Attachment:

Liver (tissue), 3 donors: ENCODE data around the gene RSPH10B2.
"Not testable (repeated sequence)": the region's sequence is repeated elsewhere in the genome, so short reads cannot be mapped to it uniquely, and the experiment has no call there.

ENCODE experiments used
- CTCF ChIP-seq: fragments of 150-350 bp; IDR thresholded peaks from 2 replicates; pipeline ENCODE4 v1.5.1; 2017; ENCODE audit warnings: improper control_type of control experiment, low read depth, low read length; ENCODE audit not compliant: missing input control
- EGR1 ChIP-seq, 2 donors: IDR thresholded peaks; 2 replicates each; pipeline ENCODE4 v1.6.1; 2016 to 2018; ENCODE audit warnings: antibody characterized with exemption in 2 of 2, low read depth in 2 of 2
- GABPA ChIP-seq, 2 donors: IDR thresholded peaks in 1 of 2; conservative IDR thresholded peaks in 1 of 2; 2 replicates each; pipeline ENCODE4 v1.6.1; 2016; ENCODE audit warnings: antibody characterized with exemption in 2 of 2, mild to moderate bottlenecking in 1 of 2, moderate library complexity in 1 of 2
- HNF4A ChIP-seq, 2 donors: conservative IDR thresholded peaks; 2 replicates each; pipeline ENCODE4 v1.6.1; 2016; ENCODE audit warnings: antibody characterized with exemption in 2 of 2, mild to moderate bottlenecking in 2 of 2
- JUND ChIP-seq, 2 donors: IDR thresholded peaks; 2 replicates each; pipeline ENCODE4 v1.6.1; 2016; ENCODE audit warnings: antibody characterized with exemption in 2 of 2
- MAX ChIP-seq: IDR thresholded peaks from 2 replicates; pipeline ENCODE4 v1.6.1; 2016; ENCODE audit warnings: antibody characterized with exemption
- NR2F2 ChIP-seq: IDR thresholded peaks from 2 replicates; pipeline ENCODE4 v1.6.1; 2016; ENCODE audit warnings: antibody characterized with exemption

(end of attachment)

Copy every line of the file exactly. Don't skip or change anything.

Liver (tissue), 3 donors: ENCODE data around the gene RSPH10B2.
"Not testable (repeated sequence)": the region's sequence is repeated elsewhere in the genome, so short reads cannot be mapped to it uniquely, and the experiment has no call there.

ENCODE experiments used
- CTCF ChIP-seq: fragments of 150-350 bp; IDR thresholded peaks from 2 replicates; pipeline ENCODE4 v1.5.1; 2017; ENCODE audit warnings: improper control_type of control experiment, low read depth, low read length; ENCODE audit not compliant: missing input control
- EGR1 ChIP-seq, 2 donors: IDR thresholded peaks; 2 replicates each; pipeline ENCODE4 v1.6.1; 2016 to 2018; ENCODE audit warnings: antibody characterized with exemption in 2 of 2, low read depth in 2 of 2
- GABPA ChIP-seq, 2 donors: IDR thresholded peaks in 1 of 2; conservative IDR thresholded peaks in 1 of 2; 2 replicates each; pipeline ENCODE4 v1.6.1; 2016; ENCODE audit warnings: antibody characterized with exemption in 2 of 2, mild to moderate bottlenecking in 1 of 2, moderate library complexity in 1 of 2
- HNF4A ChIP-seq, 2 donors: conservative IDR thresholded peaks; 2 replicates each; pipeline ENCODE4 v1.6.1; 2016; ENCODE audit warnings: antibody characterized with exemption in 2 of 2, mild to moderate bottlenecking in 2 of 2
- JUND ChIP-seq, 2 donors: IDR thresholded peaks; 2 replicates each; pipeline ENCODE4 v1.6.1; 2016; ENCODE audit warnings: antibody characterized with exemption in 2 of 2
- MAX ChIP-seq: IDR thresholded peaks from 2 replicates; pipeline ENCODE4 v1.6.1; 2016; ENCODE audit warnings: antibody characterized with exemption
- NR2F2 ChIP-seq: IDR thresholded peaks from 2 replicates; pipeline ENCODE4 v1.6.1; 2016; ENCODE audit warnings: antibody characterized with exemption